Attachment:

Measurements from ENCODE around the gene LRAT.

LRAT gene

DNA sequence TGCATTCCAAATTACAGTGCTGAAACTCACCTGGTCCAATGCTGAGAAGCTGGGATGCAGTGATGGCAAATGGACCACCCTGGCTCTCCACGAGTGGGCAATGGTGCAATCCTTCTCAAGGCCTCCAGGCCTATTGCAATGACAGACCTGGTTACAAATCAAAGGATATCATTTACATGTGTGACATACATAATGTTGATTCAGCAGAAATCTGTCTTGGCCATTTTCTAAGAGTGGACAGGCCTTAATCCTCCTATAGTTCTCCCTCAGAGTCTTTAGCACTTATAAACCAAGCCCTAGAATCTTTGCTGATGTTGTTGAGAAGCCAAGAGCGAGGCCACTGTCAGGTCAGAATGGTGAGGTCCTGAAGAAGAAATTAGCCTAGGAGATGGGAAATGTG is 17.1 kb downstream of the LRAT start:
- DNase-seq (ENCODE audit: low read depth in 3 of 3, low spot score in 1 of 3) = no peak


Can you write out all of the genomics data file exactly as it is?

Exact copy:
Measurements from ENCODE around the gene LRAT.

LRAT gene

DNA sequence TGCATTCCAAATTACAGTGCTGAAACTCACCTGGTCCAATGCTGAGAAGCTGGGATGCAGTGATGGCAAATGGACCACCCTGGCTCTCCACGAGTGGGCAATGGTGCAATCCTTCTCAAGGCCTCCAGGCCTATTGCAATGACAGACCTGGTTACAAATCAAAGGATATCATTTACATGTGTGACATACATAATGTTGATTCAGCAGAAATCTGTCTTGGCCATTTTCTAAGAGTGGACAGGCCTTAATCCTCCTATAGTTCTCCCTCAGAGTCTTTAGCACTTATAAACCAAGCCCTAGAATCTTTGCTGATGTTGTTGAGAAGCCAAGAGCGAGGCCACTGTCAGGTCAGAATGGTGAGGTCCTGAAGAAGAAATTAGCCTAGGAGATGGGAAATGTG is 17.1 kb downstream of the LRAT start:
- DNase-seq (ENCODE audit: low read depth in 3 of 3, low spot score in 1 of 3) = no peak